Addressing journalists at his residence, Rawat sought cooperation from the Central government to fulfill his duties towards the people of the state. "They are powerful, mighty and broad-chested. We do not talk of fighting, but of cooperation. I would request the Centre to forget the past and work in the spirit of cooperative federalism," he said.
Thanking the court on behalf of all the 'progressive and democratic forces', Rawat said this is not a time to celebrate; instead it's a time to focus on the people of the state, who have suffered during these two months of instability.
"The poor man's budget was ordered to be thrown into the dustbin, and welfare schemes went haywire at a time when all schemes lined up were to be fine-tuned towards the end of financial year," he said.
Opposition blasts BJP
Political parties opposed to the BJP lambasted the Central government for interfering in the matters of non-BJP governments in other states.
Delhi Chief Minister Arvind Kejriwal said the Centre should respect democracy. Minutes after the court's verdict was announced, Kejriwal tweeted: "This is a huge embarrassment to Modi Govt. He shud stop interfering wid elected govts and respect democracy."
भगवान सब देख रहा है। अभी तक मोदी सरकार हमारे orders को "null n void" करती थी। आज हाई कोर्ट ने मोदी सरकार के ऑर्डर को "null n void" कर दिया— Arvind Kejriwal (@ArvindKejriwal) April 21, 2016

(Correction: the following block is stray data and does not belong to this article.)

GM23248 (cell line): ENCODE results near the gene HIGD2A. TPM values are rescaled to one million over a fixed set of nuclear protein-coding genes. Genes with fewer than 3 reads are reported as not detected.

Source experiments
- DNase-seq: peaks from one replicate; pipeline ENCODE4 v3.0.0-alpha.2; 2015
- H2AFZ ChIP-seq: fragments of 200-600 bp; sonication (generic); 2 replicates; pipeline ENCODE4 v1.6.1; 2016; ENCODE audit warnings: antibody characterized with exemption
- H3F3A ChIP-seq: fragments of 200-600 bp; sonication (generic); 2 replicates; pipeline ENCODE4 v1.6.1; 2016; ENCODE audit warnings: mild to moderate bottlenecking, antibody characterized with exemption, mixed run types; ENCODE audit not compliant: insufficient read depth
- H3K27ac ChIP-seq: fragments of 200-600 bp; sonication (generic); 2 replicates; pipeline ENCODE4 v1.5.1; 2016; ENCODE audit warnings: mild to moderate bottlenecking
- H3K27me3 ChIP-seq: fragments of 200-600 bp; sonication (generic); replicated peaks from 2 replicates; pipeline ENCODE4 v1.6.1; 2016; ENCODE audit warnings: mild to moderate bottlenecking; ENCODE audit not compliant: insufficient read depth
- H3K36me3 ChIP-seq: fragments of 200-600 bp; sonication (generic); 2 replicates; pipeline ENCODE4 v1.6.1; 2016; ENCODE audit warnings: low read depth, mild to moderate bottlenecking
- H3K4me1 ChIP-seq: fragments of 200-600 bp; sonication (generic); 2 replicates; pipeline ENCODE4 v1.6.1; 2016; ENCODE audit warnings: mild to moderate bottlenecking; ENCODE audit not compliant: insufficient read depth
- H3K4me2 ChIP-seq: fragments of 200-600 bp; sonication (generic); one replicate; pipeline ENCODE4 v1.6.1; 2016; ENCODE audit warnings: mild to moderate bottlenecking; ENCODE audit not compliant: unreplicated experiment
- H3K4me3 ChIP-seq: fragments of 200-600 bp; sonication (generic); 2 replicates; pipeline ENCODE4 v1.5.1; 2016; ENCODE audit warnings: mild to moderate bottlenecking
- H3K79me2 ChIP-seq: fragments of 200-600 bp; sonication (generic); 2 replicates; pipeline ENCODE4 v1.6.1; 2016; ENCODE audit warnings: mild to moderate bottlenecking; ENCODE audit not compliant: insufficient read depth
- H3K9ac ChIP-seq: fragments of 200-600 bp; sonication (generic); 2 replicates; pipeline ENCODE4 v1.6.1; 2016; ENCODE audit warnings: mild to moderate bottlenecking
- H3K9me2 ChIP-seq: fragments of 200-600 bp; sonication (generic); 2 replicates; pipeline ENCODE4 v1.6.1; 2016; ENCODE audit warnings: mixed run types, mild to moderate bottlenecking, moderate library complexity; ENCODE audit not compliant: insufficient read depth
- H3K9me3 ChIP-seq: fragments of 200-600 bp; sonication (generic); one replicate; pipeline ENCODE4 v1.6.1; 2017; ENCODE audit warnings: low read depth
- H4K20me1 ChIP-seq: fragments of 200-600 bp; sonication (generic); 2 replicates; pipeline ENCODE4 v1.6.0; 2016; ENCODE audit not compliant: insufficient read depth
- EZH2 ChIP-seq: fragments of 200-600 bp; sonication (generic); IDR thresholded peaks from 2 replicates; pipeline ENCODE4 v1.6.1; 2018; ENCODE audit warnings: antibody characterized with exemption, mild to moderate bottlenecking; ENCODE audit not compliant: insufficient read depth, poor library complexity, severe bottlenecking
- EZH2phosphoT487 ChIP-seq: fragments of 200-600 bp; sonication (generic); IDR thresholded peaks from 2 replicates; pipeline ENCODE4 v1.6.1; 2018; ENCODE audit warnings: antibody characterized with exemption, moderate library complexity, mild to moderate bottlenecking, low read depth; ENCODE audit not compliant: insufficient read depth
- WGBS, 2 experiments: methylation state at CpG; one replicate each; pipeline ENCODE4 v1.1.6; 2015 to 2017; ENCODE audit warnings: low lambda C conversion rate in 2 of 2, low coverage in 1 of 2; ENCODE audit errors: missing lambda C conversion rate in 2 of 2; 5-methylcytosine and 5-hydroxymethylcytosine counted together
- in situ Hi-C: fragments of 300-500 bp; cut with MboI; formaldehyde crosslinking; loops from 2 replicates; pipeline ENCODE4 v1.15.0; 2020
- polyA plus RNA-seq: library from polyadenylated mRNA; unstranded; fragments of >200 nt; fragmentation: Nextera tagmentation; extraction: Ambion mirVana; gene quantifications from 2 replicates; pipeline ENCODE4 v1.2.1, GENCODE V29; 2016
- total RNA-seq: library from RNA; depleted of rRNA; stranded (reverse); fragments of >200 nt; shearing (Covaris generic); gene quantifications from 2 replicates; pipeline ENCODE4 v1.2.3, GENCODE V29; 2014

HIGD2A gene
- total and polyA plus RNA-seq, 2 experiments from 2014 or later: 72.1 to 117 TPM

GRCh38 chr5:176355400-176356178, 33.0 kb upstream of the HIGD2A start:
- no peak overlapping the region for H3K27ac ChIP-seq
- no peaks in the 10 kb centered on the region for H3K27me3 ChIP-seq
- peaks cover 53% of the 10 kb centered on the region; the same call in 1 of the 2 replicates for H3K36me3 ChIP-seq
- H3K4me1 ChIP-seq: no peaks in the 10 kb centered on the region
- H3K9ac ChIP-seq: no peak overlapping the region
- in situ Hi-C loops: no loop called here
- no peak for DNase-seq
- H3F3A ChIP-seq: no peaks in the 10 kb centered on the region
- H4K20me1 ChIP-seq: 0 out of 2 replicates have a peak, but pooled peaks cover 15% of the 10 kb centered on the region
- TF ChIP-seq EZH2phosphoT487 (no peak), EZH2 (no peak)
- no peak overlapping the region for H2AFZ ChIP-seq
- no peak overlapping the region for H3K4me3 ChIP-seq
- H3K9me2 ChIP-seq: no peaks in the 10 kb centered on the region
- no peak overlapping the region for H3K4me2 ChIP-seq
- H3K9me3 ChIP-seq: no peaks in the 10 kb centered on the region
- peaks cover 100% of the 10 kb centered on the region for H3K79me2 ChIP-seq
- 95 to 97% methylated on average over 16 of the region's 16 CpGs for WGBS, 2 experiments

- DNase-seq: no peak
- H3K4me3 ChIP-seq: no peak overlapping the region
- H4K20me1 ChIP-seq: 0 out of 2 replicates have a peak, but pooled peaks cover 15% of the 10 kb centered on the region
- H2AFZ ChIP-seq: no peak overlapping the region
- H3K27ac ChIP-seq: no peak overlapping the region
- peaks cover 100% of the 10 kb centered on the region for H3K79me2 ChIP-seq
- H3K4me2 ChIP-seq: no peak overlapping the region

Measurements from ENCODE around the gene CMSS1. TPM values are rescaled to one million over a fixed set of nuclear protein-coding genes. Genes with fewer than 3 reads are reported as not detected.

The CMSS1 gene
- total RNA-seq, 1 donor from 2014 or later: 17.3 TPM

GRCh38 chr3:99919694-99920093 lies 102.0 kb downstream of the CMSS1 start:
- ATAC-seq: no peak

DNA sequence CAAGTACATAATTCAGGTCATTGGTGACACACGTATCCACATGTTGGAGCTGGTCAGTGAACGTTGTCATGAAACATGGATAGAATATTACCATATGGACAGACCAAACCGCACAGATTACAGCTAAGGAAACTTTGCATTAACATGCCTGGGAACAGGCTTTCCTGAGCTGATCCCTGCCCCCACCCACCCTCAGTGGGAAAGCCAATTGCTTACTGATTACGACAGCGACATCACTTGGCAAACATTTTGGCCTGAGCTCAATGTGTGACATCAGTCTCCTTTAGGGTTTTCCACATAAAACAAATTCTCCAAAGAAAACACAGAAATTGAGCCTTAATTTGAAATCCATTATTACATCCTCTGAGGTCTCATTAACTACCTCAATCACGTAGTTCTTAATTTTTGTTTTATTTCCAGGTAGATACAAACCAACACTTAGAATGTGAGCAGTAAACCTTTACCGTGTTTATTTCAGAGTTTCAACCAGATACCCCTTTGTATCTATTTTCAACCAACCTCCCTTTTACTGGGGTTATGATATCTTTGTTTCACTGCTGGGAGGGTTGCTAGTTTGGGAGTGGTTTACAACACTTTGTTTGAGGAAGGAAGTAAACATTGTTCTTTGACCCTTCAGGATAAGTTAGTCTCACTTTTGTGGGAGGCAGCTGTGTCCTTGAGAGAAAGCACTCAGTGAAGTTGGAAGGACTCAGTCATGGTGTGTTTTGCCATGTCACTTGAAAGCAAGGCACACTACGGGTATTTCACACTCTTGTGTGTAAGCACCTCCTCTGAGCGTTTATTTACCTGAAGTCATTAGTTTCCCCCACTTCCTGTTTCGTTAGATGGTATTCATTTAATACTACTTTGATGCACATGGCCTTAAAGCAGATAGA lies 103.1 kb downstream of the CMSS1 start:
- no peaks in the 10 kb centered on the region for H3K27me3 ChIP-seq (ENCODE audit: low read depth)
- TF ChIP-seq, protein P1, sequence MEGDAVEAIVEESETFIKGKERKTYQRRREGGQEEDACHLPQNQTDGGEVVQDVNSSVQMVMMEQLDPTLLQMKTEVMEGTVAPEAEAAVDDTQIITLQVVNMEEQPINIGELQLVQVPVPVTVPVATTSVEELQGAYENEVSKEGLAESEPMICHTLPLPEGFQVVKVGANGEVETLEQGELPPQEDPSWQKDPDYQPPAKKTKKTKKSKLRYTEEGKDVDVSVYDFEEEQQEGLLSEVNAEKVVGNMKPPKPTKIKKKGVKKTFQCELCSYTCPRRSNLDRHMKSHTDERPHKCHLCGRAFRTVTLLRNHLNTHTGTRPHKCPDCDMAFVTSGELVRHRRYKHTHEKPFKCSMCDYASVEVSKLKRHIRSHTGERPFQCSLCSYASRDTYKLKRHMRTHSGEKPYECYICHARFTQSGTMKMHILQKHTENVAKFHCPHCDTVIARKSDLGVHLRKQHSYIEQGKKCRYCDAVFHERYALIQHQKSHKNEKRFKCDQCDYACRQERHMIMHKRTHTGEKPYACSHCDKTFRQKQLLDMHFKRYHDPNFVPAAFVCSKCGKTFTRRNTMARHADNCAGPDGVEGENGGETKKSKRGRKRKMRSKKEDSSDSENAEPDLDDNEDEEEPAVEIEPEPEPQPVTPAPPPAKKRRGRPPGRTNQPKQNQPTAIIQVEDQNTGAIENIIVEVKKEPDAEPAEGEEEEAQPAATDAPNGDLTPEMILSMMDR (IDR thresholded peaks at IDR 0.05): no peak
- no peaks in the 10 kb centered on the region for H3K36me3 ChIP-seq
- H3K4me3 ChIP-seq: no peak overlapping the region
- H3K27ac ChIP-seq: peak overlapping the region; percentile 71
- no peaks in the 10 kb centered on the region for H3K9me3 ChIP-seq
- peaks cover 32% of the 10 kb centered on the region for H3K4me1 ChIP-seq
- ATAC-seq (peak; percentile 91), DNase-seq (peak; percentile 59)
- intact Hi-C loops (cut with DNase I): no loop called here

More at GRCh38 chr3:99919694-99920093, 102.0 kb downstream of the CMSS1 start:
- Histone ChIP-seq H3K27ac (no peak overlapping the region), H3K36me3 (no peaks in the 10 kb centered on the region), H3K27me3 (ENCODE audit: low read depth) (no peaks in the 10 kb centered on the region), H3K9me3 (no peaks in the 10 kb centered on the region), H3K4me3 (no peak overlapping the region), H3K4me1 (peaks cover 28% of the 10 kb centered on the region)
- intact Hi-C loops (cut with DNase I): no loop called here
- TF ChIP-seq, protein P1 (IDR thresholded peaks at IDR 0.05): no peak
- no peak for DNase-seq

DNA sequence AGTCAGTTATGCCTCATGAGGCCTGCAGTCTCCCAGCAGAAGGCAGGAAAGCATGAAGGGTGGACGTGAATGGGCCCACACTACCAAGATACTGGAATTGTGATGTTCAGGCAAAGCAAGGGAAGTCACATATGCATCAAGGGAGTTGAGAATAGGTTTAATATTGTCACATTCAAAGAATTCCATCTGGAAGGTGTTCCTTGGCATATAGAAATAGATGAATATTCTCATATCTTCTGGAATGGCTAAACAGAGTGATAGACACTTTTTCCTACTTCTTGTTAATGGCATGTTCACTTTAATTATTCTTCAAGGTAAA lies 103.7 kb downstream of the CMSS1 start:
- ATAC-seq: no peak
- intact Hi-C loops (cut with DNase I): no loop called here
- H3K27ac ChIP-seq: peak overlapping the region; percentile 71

The CPI(M) attacked the Modi government for subverting democracy, as Sitaram Yechury tweeted: "Anti-constitutional juggernaut of BJP's central govt halted in its tracks by judiciary in Uttarakhand. A slap to subverters of Constitution."
Accountability is the hallmark of democracy. Does the BJP have it in itself to make heads roll ?— Sitaram Yechury (@SitaramYechury) April 21, 2016
The party also issued a statement, which said that since the BJP is unable to form governments in certain states, it is "resorting to such subterfuge".
"In this instance, those responsible for such an undemocratic exercise in Uttarakhand must be brought to book. Accountability is the hallmark of democracy," read the statement.
BJD leader Pinaki Mishra said this was a political decision gone horribly wrong, and hoped that the Supreme Court will maintain the same kind of fearlessness that the High Court displayed in this case.
BJP to move SC
The BJP has decided to move the Supreme Court on 22 April. It said it was not surprised with the order, considering what the court has been saying for the last few days.
BJP general secretary Kailash Vijayvarghiya told reporters: "We are not surprised by the judgment. With the kind of observations being made for the three days by the court, such an order was expected. There is a question on our minds, as Chief Minister Harish Rawat, who was caught in a sting, has been given relief by the court.
"The government was in a minority yesterday, it is in a minority today and tomorrow. It will be proved on 29 April."
Edited by Shreyas Sharma